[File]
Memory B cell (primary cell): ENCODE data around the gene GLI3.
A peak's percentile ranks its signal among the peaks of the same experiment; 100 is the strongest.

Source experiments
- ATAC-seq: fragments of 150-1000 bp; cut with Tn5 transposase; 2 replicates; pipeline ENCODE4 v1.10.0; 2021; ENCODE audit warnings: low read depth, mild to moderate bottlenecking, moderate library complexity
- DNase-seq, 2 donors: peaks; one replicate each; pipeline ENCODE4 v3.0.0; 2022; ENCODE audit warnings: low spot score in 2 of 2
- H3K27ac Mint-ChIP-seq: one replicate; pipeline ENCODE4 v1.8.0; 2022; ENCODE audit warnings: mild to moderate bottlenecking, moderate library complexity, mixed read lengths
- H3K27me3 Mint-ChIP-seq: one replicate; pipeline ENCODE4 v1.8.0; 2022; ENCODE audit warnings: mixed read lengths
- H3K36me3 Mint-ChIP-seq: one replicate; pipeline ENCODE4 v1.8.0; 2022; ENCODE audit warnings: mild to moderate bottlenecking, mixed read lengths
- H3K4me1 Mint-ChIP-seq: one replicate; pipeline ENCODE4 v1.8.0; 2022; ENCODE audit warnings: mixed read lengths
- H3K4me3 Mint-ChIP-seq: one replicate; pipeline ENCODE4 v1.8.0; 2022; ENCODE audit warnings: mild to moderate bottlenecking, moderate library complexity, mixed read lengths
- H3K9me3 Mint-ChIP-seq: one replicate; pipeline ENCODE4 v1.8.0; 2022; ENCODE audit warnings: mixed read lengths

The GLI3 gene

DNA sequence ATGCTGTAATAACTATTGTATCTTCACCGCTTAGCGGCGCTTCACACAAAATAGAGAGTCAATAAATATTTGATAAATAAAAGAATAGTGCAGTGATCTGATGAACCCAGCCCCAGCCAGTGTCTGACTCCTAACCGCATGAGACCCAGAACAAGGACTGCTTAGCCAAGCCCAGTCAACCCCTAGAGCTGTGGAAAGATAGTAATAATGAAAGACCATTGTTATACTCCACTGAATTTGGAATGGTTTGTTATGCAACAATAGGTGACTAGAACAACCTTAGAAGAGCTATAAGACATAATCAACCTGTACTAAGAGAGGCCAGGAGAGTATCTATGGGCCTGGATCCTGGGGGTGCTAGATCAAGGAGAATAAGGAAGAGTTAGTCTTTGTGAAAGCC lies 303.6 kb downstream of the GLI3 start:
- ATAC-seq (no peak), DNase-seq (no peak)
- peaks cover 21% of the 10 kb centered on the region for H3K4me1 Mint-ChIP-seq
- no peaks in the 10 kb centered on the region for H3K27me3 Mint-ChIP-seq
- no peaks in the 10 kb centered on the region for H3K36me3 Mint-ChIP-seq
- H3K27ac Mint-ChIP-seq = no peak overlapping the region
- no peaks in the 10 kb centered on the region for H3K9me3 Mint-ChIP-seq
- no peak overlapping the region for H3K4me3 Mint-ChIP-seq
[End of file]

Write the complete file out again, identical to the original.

Memory B cell (primary cell): ENCODE data around the gene GLI3.
A peak's percentile ranks its signal among the peaks of the same experiment; 100 is the strongest.

Source experiments
- ATAC-seq: fragments of 150-1000 bp; cut with Tn5 transposase; 2 replicates; pipeline ENCODE4 v1.10.0; 2021; ENCODE audit warnings: low read depth, mild to moderate bottlenecking, moderate library complexity
- DNase-seq, 2 donors: peaks; one replicate each; pipeline ENCODE4 v3.0.0; 2022; ENCODE audit warnings: low spot score in 2 of 2
- H3K27ac Mint-ChIP-seq: one replicate; pipeline ENCODE4 v1.8.0; 2022; ENCODE audit warnings: mild to moderate bottlenecking, moderate library complexity, mixed read lengths
- H3K27me3 Mint-ChIP-seq: one replicate; pipeline ENCODE4 v1.8.0; 2022; ENCODE audit warnings: mixed read lengths
- H3K36me3 Mint-ChIP-seq: one replicate; pipeline ENCODE4 v1.8.0; 2022; ENCODE audit warnings: mild to moderate bottlenecking, mixed read lengths
- H3K4me1 Mint-ChIP-seq: one replicate; pipeline ENCODE4 v1.8.0; 2022; ENCODE audit warnings: mixed read lengths
- H3K4me3 Mint-ChIP-seq: one replicate; pipeline ENCODE4 v1.8.0; 2022; ENCODE audit warnings: mild to moderate bottlenecking, moderate library complexity, mixed read lengths
- H3K9me3 Mint-ChIP-seq: one replicate; pipeline ENCODE4 v1.8.0; 2022; ENCODE audit warnings: mixed read lengths

The GLI3 gene

DNA sequence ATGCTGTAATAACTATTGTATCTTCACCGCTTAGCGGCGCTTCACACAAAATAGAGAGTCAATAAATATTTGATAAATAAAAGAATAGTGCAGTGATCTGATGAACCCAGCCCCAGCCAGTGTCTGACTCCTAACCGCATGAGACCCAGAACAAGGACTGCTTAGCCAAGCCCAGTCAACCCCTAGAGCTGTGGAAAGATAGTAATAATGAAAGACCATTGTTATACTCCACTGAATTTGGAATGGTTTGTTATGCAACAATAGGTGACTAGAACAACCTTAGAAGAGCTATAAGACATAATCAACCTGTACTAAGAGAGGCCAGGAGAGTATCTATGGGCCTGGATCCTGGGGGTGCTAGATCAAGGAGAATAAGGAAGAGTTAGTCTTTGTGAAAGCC lies 303.6 kb downstream of the GLI3 start:
- ATAC-seq (no peak), DNase-seq (no peak)
- peaks cover 21% of the 10 kb centered on the region for H3K4me1 Mint-ChIP-seq
- no peaks in the 10 kb centered on the region for H3K27me3 Mint-ChIP-seq
- no peaks in the 10 kb centered on the region for H3K36me3 Mint-ChIP-seq
- H3K27ac Mint-ChIP-seq = no peak overlapping the region
- no peaks in the 10 kb centered on the region for H3K9me3 Mint-ChIP-seq
- no peak overlapping the region for H3K4me3 Mint-ChIP-seq